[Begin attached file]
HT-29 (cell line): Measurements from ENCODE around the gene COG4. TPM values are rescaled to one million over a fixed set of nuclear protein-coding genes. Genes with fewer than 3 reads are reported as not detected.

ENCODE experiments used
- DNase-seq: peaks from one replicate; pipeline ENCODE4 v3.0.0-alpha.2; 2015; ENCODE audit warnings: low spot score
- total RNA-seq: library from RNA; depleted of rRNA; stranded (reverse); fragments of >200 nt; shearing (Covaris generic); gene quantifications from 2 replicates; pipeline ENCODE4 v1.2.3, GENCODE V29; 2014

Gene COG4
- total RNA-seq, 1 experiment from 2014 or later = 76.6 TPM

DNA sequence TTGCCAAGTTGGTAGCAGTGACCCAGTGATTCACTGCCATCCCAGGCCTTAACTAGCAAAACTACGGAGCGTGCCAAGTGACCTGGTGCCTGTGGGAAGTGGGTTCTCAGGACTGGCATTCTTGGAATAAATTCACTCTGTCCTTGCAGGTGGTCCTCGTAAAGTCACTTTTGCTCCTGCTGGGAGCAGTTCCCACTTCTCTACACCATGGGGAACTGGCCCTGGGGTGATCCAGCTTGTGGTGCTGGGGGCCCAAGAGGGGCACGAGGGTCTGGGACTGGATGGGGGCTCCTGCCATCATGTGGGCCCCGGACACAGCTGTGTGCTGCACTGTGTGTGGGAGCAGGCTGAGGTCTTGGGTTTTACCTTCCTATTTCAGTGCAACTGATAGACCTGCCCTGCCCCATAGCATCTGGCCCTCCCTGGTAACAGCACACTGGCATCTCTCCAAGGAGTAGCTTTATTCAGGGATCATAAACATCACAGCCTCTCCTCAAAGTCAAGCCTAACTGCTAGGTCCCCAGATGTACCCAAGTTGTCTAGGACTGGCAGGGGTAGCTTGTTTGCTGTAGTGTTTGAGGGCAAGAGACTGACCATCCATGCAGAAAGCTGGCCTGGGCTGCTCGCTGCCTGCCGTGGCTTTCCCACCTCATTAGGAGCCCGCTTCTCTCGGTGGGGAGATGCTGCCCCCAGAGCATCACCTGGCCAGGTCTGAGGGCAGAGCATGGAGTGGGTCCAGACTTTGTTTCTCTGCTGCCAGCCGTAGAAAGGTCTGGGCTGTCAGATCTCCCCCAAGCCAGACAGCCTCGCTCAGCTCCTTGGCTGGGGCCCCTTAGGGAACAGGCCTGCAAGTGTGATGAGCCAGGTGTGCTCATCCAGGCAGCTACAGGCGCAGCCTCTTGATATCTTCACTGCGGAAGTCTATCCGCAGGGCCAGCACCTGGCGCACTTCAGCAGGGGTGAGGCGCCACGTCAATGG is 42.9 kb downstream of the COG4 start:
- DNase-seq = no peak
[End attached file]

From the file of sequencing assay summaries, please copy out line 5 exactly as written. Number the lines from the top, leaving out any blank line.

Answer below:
Gene COG4